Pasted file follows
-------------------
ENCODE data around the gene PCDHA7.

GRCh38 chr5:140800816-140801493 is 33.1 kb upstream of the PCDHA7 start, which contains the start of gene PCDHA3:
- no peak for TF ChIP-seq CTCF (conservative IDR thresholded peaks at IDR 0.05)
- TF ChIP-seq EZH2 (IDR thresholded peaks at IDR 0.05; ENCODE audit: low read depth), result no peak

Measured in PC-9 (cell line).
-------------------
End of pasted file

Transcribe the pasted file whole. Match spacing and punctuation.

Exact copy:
ENCODE data around the gene PCDHA7.

GRCh38 chr5:140800816-140801493 is 33.1 kb upstream of the PCDHA7 start, which contains the start of gene PCDHA3:
- no peak for TF ChIP-seq CTCF (conservative IDR thresholded peaks at IDR 0.05)
- TF ChIP-seq EZH2 (IDR thresholded peaks at IDR 0.05; ENCODE audit: low read depth), result no peak

Measured in PC-9 (cell line).